Another code that Turing broke nearly broke him. His OBE award was of no help when he was tried and convicted of “gross indecency” after the war. Accused Had Powerful Brain read the headlines which just decades earlier lauded his patriotism. Like Oscar Wilde, he was imprisoned for being homosexual and suffered even after prison on mandatory estrogen therapy.

Director Adam Zahler’s vision of Whitemore’s play is inspired, from the crystal performances, full of dazzling facets, to Janie E. Howland’s clever replication of the “enigma” diagram over our heads (with wires crossing like Cat’s Cradle strings, connecting point to counterpoint, suggesting that string theory evolved from Turing’s equations). Behind us Howland has chalked mathematical formulae forwards and backwards, like Turing’s dreams, on blackboards visible from either side of the playing area.

Allyn Burrows straightens from ill at ease, stuttering outsider to confident warrior when Turing is engaged in explaining his theories. Burrows’ shoulders square and a light shines from inside, illuminating his charm (or was that a Franklin Meissner, Jr. lighting effect?) It’s an immeasurable tour de force. Debra Wise, too, gives a performance of exquisite beauty, transforming as she rallies to her son in his hour of need. Just holding his hand brought me to tears.

Danny Bryck gives each of his characters a palpable soul and Liz Hayes imbues Turing’s friend and colleague with a wistful sadness. Marc Harpin is plenty officious as the bureau man but it’s Dafydd ap Rees who gives the play its lovely touches of humor.


Exactly across the river (as the crow flies) the Boston Playwrights’ Theatre and the Boston Center for American Performance are presenting eight of Jon Lipsky’s ten-minute plays written for the annual Boston Theatre Marathon. WALKING THE VOLCANO (playing at BPT through May 1st) unites the plays and finds a common thread: Each takes place at a moment of heightened awareness for its characters.

The plays fit a nifty chronological arc as well, starting in the ‘60s and ending with events in more recent memory. Lipsky takes us from the bloody battlefields of Viet Nam to the indulgent world of rock stars to the wrenching reunions that rip us apart. Director Elaine Vaan Hogue couldn’t find a better cast to impersonate Lipsky’s characters. Jess Moss and Brian Vaughan perform the younger set with an intensity which takes your breath away – and then blows your mind away with their rock ‘n roll chops.

Paula Langton and Gabriel Kuttner play a generation (or two) older with sage savvy. What a pleasure to watch these performers work their magic. Kudos, too, to designer Jon Savage (and Marc Olivere)’s gorgeous Louise Nevelson-esque sculpted set which cleverly turns into a dock and a hospital bed.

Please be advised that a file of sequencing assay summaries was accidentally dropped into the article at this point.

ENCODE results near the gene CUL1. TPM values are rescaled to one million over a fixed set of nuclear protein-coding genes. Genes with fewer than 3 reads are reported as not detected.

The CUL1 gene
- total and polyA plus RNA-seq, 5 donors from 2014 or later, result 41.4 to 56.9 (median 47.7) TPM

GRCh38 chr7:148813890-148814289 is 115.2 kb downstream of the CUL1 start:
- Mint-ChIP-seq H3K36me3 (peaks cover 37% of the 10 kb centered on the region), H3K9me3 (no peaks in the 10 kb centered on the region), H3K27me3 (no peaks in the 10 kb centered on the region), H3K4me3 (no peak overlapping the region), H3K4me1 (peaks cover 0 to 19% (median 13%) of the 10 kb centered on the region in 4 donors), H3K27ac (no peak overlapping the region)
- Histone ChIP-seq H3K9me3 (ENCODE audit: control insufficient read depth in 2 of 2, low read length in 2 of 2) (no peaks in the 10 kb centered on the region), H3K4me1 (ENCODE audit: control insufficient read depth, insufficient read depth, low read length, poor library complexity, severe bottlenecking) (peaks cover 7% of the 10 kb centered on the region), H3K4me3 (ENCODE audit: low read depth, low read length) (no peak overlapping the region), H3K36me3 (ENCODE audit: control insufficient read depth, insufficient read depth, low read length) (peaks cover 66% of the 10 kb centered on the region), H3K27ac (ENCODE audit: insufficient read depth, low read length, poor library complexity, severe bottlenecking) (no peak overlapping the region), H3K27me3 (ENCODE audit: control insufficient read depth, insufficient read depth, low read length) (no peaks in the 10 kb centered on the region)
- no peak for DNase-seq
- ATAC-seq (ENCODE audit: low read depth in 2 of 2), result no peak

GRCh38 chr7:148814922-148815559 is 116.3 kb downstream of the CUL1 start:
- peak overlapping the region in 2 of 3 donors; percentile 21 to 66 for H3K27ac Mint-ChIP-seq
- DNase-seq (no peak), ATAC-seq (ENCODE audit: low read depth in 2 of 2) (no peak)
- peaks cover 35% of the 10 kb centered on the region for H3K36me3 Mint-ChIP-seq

The Boston University Theatre community will honor Lipsky with a memorial celebration at the Huntington Theatre on Monday, May 9th @7:30 P.M.

Saturday, April 16, 2011


Psychologists cite a peculiar phenomenon in the death of a husband or wife: The surviving spouse is more likely to die in the ensuing year than he or she is after that year. Such is the power of grief.

Nathan Louis Jackson has written a touching play about a love affair which transcends death. BROKE-OLOGY, the study of being broke is getting its New England premiere at the Lyric Stage Company (through April 23rd) Johnny Lee Davenport plays a larger than life pater familias whose wife dies early in their marriage. Although he raises their two sons, he never “moves on” with his life. Now that the two boys are grown and MS is ravaging his body, he thinks more and more about her, longing to be by her side.

Jackson takes his time setting up the story. Although some of the scenes seem redundant (namely the gnome business), the father’s suffering comes through loud and clear. Monty Cole and David Curtis play the sons, with Curtis stealing the play as guru of the science of “Broke-ology”: a mathematical equation where a fried bologna sandwich equals a bottomless pit of poverty. Curtis postures and preens but we see right through his braggadocio to his deepest emotions, such is the skill of Curtis’ performance.

Director Benny Sato Ambush builds the momentum by having Davenport become more sonorous as his body weakens. Patrice Jean-Baptiste is lovely as the beatific wife. Her sweetness tempers all the testosterone on stage, making us wish we could see her in Act II. Thankfully, the playwright grants our wish.

Tuesday, April 12, 2011

LUCKY STAR By Beverly Creasey

Company Theatre in Norwell may be a bit out of the way but it’s worth the drive to see SINGININ THE RAIN—chiefly to see John F. King in the Gene Kelly role. RAIN is a mighty ambitious musical for a semi-professional company and yes, the rain came down without a hitch, leaving plenty of puddles for King to stomp through. Company Theatre hires equity and non-equity actors and like Reagle Music Theatre, it profits from the mix because the more seasoned performers help to raise the level of the other performances.

King is surrounded by talent in RAIN, especially Amanda Joy Loth as his love interest, the hoofer who saves the movie studio’s first “talking picture” when their “silent screen” star can’t (pronounced ‘kee-ant’) talk on film, even with elocution lessons. Michael Hammond, as King’s wisecracking sidekick, knows how to Make Em Laugh and the three together give the production plenty of kick.

Michael V. Joseph’s twenty piece orchestra is another reason to rave about Company’s production. They make the score crackle from the get-go, with a brass section that practically lefts you out of your seat. Best of all, they’re not buried out of view, so you’re able to see and hear them – and most importantly, the balance between singers and orchestra is perfect. (So often in musical theater it isn’t and you can’t make out the lyrics but not here!) Kudos, too, for the mock “silent films” at the heart of the story.

Sunday, April 10, 2011

Mad As A Brush By Beverly Creasey

It exploded with Monty Python. Americans have been enamored of BBC comedy imports ever since. Public Television in the U.S. has long dined on the revenue from imports like Upstairs Downstairs, Fawlty Towers and (Lord help us) Are You Being Served?